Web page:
She decided on a skirt that hugged her hips and thighs, narrowing around her knees. It was black and her blouse was white. She looked severe and stern and unhappy as she slipped out of her apartment and emerged on the sidewalk in front of the building moments later. No heeled shoes this time, just black, flat ones with a rounded toe. A pity.

Loki returned to his book, flipping through the sporadic pictures, all black and white, some with a sepia tone to them. Grim men with dark eyes stared back, rifles in their hands and dust on their uniforms. He found the skirmishes these Midgardians had—the reasons behind them and the outcomes of them—to be far more interesting than he’d originally considered. Pride, power, viciousness, he understood those things. He didn’t understand why this woman across the narrow street cried when she returned home from these outings of hers. Looking up from the page, he saw her as she turned the corner to leave his line of sight. His gaze wandered up to her dark windows and he frowned.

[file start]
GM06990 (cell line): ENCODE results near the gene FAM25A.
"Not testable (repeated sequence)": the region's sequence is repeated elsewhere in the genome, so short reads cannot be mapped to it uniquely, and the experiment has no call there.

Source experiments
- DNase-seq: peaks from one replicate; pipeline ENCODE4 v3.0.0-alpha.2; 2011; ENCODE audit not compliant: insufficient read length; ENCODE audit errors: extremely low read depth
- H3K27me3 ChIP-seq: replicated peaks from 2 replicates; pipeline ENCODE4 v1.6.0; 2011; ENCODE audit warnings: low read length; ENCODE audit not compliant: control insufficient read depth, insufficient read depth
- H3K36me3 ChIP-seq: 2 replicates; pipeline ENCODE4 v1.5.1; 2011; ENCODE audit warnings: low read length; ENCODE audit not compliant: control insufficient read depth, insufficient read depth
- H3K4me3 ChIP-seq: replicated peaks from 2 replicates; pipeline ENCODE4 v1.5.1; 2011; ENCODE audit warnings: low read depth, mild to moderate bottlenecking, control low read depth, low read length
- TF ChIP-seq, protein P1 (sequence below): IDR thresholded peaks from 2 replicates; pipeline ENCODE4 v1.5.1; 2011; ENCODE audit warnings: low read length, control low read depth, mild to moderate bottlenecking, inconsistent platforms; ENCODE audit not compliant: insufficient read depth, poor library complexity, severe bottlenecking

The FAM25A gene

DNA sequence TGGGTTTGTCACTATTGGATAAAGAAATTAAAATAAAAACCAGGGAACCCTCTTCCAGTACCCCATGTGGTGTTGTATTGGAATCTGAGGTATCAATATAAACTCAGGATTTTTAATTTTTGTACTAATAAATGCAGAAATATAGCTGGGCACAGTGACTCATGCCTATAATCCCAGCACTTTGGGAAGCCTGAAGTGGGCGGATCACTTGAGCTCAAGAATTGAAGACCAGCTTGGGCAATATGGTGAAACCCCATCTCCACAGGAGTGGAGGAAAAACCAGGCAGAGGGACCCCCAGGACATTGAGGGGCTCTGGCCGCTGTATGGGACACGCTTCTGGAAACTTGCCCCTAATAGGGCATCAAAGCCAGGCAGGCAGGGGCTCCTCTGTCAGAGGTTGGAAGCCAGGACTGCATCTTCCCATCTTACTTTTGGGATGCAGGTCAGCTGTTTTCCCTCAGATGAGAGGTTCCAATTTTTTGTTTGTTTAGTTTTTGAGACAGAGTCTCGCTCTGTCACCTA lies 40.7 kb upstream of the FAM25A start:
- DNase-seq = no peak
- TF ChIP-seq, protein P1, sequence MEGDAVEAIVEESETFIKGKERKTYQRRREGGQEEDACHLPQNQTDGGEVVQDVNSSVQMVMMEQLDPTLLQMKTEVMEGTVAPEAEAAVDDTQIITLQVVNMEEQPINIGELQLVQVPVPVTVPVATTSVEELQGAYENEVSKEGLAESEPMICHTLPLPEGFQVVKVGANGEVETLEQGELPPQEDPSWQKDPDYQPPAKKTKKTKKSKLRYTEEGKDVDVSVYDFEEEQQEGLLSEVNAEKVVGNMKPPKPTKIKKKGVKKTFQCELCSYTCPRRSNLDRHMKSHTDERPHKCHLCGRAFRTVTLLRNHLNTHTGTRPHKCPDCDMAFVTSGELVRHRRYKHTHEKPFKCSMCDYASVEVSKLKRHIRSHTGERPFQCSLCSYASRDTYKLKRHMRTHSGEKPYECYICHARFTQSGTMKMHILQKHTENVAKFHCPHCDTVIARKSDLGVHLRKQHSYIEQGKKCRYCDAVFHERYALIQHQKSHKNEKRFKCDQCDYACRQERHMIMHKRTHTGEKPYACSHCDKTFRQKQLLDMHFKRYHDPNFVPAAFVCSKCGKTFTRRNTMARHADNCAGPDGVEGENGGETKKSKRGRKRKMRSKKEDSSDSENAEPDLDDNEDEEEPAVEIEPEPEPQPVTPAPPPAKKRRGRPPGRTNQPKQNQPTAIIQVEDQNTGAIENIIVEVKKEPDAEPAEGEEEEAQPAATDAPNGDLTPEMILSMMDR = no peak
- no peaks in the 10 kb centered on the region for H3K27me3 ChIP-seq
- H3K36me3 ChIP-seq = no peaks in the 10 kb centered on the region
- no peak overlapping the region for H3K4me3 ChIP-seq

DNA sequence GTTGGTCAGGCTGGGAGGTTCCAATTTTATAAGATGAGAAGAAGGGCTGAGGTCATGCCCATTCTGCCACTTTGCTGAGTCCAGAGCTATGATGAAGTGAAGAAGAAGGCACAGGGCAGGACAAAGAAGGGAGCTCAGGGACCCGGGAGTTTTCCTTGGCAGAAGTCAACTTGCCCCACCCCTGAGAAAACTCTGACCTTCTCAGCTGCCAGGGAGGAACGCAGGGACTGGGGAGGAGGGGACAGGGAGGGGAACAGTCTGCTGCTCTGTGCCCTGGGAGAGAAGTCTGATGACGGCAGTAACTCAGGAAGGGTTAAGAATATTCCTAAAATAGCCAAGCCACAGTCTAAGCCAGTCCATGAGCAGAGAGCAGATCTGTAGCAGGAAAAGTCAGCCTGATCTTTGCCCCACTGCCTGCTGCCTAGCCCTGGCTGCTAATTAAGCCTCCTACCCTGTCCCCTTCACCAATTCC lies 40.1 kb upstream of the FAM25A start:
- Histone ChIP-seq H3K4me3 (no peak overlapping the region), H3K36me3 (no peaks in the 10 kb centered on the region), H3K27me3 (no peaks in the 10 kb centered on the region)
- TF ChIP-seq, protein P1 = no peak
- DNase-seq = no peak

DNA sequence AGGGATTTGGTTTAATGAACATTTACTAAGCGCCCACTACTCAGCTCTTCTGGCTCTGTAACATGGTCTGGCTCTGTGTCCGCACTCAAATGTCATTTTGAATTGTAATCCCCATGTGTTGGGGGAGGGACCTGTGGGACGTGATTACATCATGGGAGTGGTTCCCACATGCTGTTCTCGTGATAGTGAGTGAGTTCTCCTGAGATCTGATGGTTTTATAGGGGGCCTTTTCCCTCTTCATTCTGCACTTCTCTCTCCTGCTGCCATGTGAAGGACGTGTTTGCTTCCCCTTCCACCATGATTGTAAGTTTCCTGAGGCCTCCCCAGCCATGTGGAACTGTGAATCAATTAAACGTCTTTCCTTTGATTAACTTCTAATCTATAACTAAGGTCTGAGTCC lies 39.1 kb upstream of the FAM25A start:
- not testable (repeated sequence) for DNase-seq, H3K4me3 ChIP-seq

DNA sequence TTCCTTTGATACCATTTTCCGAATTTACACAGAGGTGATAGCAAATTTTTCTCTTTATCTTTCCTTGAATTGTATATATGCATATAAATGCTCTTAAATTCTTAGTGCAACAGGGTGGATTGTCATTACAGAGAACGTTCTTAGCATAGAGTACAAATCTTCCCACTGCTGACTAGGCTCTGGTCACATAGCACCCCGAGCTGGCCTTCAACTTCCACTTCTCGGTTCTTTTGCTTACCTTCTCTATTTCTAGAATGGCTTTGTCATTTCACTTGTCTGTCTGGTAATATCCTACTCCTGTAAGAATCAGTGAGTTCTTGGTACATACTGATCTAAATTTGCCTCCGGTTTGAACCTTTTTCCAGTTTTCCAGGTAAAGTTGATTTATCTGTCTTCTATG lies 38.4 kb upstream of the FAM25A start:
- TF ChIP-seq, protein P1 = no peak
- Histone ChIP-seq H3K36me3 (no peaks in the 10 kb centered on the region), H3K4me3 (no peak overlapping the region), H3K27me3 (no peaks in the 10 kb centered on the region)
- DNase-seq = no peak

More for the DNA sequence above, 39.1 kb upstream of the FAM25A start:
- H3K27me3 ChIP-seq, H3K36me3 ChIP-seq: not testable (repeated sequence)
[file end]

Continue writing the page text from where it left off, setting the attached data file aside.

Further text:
She was lonely. That’s why she cried. The thought skittered across the back of his mind, unwelcome and uncomfortable. He pushed it out by moving back to the couch and settling in to read about the Battle of Antietam, one of the bloodiest battles in this country’s history. The pictures that accompanied the text showed bodies in poorly and hastily dug trenches, most dead. The darker colors in the grey photos were blood, and there was plenty of it. Death. He understood that. The next page showed a picture of a young girl in a dirty dress, her dusty face streaked with tears. He averted his eyes and found another picture with bodies stacked like cordwood and found it to be less disagreeable.

The sun had set behind the building long before she’d left her dwelling. The streetlights came on shortly afterward. The deli below her rooms closed. The few cars driving past dwindled until he saw none. Pedestrians thinned until there were none of those either. Each streetlight cast a yellow glow, almost a perfect circle, right below it. He’d finished with the book detailing the major battles of the American Civil War over an hour ago, and he had been contemplating finding another on the bookcase. Before he did so, Loki stood by the window, watching for her to return, wondering if she’d bring along a man like last time. Surely not the same man, though.